Snake Eyes

Not so much a snake in the grass as a wee touch of class.

Released in 1998, certified UK-15. Reviewed on 15 Jan 2004 by Craig Eastman
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Brian De Palma. Something of a rut at the moment. Since the risible Mission to Mars in 2000 he's been keeping a relatively low profile. That one duff movie should temporarily sink the man who gave us Carlito's Way, Scarface and The Untouchables is something of a shocker, especially considering Snake Eyes, a movie which hardly set the box office alight in 1998 but which, on return viewing, turns out to be quite the understated gem. Nic Cage is on top flambuoyant form as Rick Santoro, a corrupt Atlantic City cop who's as bent as the scumbags he beats up for their drug money. Attending the Powell Atlantic City Arena on the night of a huge Pay Per-View title fight between boxer Lincoln Tyler (Stan Shaw) and his Italian-American opponent, Santoro is the guest of his old school friend Kevin Dunne (Gary Sinise), now a Commander in the Navy and a high-profile member of the Ministry of Defence. Dunne is in charge of protection duties for Defense Secretary Charles Kirkland (Joel Fabiani), another of the fight's high-profile attendees whose involvement in a new missile defense system has brought a few nutters out of the woodwork

Everything seems to be going swimmingly; Santoro has blagged three grand out of small time crook Cyrus (Luis Guzman), he's hit on one of the Ring Girls, his bit on the side is pouring honey in his ear over the mobile phone and he's got a front row seat to the biggest fight of the year. And then an assassin pumps a couple of rounds into Kirkland. As all hell breaks loose in the arena, everything begins to seem a little suspect. Dunne is off chasing after a gorgeous redhead and has shot the assassin dead, Tyler is looking about in panic after supposedly being KO'd, and moments earlier a girl in a white dress was overheard telling the Minister he'd be sorry. What web of trickery and deceit is this!?

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De Palma is a director arguably better known for his technical proficiency than his ability to wrangle actors, and there's certainly plenty of assorted eye-candy on offer in Snake Eyes to cement his reputation for the former. The movie opens with an incredible ten minute, single-take tracking shot as Santoro arrives at the arena, hassles various scumbags and betting agents then ascends to the arena floor, making his way around the ring to meet Dunne. There's more virtuoso camerawork later in a shot that travels across a floor of the arena hotel showing the occupants of various appartments indulging in their activities, and some brilliant 70s-inspired split screen action where important events run in parallel, influencing each other as they go. Yes sir, there's plenty De Palma razzle-dazzle here, enough in fact to make the movie enjoyable purely from a technical standpoint.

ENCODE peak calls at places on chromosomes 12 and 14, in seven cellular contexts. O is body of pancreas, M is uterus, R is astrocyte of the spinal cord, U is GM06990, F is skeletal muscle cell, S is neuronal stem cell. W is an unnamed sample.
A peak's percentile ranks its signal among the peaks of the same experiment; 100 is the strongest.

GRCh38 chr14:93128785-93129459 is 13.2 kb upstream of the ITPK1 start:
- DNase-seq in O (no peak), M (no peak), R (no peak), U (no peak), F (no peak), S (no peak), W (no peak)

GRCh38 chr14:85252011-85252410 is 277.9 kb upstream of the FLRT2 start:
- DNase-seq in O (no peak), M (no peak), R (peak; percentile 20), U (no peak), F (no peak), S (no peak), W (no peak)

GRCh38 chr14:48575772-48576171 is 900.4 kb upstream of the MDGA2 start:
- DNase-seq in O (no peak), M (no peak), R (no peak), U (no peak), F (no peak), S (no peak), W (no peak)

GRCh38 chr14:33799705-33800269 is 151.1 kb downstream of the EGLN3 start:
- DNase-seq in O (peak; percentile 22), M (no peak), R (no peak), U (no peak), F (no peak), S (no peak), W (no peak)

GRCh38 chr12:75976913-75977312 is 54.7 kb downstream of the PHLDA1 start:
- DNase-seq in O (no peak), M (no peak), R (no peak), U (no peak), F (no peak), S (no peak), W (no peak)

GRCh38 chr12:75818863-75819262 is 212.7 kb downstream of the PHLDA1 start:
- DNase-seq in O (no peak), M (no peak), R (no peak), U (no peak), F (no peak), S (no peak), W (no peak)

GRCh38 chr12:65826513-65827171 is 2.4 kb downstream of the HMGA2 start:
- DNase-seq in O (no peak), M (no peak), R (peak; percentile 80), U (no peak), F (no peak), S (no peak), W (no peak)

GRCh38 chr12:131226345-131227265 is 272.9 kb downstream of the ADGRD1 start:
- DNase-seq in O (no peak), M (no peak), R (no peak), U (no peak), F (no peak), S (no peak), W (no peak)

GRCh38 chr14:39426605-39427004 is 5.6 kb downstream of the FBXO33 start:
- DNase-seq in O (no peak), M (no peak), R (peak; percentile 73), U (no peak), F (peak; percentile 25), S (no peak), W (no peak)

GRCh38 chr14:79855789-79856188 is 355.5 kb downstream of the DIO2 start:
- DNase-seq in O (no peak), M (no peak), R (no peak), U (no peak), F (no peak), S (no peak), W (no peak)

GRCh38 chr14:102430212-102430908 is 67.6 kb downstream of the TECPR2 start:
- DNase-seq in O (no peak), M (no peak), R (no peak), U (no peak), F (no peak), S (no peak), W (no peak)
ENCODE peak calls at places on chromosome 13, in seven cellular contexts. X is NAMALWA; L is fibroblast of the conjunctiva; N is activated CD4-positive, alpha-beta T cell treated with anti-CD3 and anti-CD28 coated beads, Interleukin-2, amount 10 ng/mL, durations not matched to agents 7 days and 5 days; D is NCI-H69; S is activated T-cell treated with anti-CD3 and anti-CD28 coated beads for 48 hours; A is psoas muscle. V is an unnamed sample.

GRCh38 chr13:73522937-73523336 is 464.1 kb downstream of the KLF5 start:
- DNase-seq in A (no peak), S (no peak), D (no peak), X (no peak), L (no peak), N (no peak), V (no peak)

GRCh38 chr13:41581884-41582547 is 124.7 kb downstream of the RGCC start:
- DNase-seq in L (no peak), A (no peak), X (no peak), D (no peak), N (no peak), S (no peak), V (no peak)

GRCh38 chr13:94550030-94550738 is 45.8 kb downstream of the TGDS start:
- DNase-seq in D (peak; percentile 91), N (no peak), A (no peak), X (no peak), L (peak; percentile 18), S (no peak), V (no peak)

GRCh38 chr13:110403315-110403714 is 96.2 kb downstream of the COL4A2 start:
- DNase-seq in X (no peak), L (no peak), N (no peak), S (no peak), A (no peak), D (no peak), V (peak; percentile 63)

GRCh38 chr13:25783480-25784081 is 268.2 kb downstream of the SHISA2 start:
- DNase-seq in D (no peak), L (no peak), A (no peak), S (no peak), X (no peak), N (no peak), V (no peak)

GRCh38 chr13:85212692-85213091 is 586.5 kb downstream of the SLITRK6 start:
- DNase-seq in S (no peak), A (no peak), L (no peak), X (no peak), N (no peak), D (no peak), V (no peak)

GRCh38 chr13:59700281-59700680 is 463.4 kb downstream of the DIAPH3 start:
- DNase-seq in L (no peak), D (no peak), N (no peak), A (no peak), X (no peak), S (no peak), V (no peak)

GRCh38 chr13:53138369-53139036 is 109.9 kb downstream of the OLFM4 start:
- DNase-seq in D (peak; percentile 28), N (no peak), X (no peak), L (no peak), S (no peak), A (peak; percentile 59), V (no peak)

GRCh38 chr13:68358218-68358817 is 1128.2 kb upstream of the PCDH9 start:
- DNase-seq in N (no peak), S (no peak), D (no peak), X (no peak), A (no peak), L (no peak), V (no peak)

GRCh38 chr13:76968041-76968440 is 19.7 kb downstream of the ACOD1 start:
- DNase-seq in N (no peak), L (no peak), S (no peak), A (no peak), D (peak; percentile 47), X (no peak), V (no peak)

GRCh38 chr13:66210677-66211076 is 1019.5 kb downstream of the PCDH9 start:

To indulge too heavily in sinful pleasures of camerawork and logistics would be to miss out on a genuinely thrilling exercise in suspense however, as many critics at the time of the film's release seem to have done. Thanks to a number of solid performances from the supporting cast, the film's admittedly far-fetched premise is not beyond suspension of disbelief as the engrossing narrative succeeds in rewarding repeat viewing. Cage is on fine form, here in his patented Showboating mode, full of energy, manic gesturing and an assortment of entertaining whooping noises. That is, of course, until the assassination attempt whereafter Santoro does actually prove his detective credentials. The character's transformation from carefree attention-seeker to a man forced to weigh up his corrupt choices against an increasingly burdened conscience is handled sufficiently well enough by Cage to ensure some measure of sympathy; no mean feat when our first impression is of a relatively obnoxious shit.

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Sinise dusts off his snarl to disguise one or two inadequacies in the script, and while it might not be the best-written role he's encountered he's saved by the distraction afforded the audience by the likes of Stan Shaw and the ever-reliable Luis Guzman. Perhaps the weakest link is Carla Gugino, who is somewhat wasted on a role that merely requires her to look pretty and sob a bit near the end. By and large, though, De Palma fashions a satisfying web of mystery that his cast do well to carve out their own little niches in. The one large flaw this reviewer finds it hard to overcome is a muddled grand finale that feels oddly unsatisfying, and, like the director's other reecent thriller Mission: Impossible, as though it's been taken from a different film entirely.

Forgive these minor indiscretions though and you can look forward to a techno-thriller that delivers more than one suspects on first impressions alone, bolstered by a couple of good twists, larger than life performances and some fine scoring by Ryuichi Sakamoto. If it's 'one of those nights' and there's nothing decent on the box you could certainly do a lot worse than slither up on the couch and check out Snake Eyes.

Disko has awarded this movie 4 out of 5 Fralkafranolicinisms.

Brian De Palma
Cast list:
Nicolas Cage (Rick Santoro)
Gary Sinise (Kevin Dunne)
Carla Gugino (Julia Costello)
John Heard (Gilbert Powell)